Portland's unrest continues for six straight weeks with no apparent end in sight

Riots are called as unrest grows in Portland

Over 200 people face off with two dozen police officers in Portland after the police department declared a riot and called for the crowd to disperse.

The death of George Floyd triggered a wave of protests and violent mayhem across the country as demonstrators demanded justice and a reckoning against racial injustice and police brutality.

In Portland, Oregon’s largest city, those demonstrations have raged for six weeks straight, and local businesses have reported $23 million in losses due to looting and rioting that have gripped its downtown area since the end of May.

Demonstrators have been seen lighting mattresses on fire and setting off fireworks in the streets.


Just this weekend, a federal officer protecting a closed courthouse was struck in the head and shoulder with a hammer as protesters attempted to break down the court’s door. The courthouse suffered an estimated $50,000 in damages, according to KGW.

A federal officer in Portland was struck in the head and shoulder with a hammer after a man tried to use to the tool to break down a door to a federal courthouse, police said.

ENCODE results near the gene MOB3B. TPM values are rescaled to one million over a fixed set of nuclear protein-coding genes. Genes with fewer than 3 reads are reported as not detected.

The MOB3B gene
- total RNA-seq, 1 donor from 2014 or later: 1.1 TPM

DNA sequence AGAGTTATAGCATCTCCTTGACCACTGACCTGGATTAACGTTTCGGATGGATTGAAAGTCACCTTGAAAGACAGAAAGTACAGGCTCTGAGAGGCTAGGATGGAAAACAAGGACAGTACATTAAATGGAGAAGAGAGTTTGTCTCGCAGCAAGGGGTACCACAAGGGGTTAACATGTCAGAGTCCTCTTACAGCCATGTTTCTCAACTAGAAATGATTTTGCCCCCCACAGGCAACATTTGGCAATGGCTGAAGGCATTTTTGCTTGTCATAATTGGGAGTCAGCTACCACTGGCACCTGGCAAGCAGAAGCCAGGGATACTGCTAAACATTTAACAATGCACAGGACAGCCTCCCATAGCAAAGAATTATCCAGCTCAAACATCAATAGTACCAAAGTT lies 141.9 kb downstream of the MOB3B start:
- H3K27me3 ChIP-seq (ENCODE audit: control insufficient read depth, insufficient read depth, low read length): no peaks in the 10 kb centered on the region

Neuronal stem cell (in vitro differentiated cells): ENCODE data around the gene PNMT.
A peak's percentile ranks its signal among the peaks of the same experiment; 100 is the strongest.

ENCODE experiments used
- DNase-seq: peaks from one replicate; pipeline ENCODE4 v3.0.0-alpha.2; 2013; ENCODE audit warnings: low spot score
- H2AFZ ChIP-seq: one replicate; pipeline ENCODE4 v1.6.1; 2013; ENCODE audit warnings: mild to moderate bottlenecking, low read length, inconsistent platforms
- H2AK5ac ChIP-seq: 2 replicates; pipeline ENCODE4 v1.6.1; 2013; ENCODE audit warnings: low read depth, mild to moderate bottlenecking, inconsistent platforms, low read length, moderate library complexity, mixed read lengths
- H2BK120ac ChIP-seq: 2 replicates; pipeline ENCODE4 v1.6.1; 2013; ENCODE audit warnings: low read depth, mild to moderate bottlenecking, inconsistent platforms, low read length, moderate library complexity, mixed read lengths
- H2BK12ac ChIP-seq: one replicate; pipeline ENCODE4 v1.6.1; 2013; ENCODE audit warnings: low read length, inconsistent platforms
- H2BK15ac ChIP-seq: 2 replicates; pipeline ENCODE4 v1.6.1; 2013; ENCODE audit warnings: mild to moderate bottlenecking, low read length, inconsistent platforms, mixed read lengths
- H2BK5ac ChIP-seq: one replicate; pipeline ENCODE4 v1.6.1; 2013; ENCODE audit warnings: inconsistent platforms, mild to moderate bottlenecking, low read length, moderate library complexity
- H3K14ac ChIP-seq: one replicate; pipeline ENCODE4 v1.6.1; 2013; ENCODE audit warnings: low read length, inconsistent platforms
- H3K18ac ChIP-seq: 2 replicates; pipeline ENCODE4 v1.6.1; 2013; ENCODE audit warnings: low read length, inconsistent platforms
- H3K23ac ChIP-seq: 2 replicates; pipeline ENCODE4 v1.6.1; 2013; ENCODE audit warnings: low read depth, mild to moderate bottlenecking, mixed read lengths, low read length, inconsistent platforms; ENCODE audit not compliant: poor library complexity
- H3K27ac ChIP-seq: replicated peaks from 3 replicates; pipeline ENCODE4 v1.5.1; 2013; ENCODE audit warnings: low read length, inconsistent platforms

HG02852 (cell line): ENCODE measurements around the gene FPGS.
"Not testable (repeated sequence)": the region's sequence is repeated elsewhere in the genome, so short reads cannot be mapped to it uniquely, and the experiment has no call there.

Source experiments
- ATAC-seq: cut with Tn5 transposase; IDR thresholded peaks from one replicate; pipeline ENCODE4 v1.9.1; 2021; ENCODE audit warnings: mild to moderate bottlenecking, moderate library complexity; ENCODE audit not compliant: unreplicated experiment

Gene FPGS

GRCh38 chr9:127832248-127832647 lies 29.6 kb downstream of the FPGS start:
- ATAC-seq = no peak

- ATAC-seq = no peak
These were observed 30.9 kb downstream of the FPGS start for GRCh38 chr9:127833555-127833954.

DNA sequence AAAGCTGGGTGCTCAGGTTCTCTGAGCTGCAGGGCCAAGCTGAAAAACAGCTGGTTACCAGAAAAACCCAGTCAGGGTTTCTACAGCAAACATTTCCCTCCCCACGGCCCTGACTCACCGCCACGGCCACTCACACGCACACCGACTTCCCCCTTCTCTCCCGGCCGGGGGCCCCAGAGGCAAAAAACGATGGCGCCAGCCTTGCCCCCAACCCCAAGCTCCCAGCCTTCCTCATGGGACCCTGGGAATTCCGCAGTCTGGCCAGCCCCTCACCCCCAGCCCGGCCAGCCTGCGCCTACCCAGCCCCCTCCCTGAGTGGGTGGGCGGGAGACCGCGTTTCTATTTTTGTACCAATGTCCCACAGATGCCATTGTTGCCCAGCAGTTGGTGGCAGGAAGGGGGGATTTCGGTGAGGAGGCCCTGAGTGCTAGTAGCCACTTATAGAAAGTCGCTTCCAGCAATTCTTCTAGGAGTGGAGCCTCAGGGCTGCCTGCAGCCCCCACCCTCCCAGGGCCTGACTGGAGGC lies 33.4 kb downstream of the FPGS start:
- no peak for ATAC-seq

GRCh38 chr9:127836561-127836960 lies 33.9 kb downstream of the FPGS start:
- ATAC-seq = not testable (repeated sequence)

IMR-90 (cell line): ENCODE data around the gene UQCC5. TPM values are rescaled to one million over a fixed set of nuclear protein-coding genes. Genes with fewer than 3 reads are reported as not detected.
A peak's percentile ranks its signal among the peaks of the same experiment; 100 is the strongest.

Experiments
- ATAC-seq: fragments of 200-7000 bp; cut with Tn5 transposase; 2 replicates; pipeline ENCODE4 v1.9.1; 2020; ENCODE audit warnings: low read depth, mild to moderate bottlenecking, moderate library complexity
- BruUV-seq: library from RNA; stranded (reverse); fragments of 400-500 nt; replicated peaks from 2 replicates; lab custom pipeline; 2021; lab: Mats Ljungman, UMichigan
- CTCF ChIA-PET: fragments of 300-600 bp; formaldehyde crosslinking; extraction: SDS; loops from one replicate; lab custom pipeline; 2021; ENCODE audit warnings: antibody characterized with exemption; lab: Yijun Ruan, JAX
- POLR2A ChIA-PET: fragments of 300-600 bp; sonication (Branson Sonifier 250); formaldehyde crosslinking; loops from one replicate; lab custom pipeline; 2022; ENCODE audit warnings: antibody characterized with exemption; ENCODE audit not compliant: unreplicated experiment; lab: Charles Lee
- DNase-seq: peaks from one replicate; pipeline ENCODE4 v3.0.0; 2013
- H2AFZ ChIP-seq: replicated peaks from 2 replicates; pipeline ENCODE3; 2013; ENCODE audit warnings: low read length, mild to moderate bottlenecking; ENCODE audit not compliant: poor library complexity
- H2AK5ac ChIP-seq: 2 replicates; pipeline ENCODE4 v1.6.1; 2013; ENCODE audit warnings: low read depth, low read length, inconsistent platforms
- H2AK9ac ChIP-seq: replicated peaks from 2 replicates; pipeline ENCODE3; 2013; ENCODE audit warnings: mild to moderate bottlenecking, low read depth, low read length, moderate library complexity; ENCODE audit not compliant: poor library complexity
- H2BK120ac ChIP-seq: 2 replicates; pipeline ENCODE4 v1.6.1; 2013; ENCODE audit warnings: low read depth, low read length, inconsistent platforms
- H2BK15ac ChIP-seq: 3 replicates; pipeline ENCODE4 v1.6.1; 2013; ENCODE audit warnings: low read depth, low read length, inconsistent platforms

(Portland Police Bureau)

Jacob Michael Gaines, 23, of Texas, was arrested for the assault on the officer.

Amid the unrest, federal officers were called into the city to protect federal properties including the Mark. O Hatfield Federal Courthouse, Pioneer Courthouse, the Edith Green-Wendell Wyatt Federal Building and Terry Schrunk Plaza.

Earlier this month, the U.S. Department of Homeland Security deployed more than a half-dozen law enforcement agencies and departments, with officers from the U.S. Marshalls, the Federal Protective Service and U.S. Customs and Border Protection rotating protection services throughout the city.


However, the violence has no apparent end in sight, and it remains unclear who is responsible for helping organize and supply protesters as they continue to wreak havoc in the streets – most recently focusing on federal property.

In this Friday, July 10, 2020, file photo, federal officers pull a protester into the Federal Courthouse as protesters gather in downtown Portland, Ore.
(The Oregonian via AP)

Local officials have criticized federal law enforcement and even President Trump for the havoc. Meanwhile, one group of anti-capitalist, anti-fascist teens who call themselves the Pacific Northwest Youth Liberation Front has used social media to organize throughout the city.

The Seattle Times reported the group uses social media to promote rallies, provide rioters with tactical advice and offer commentary on the gatherings that have led to clashes with police. Its goal is to upend the U.S. political system.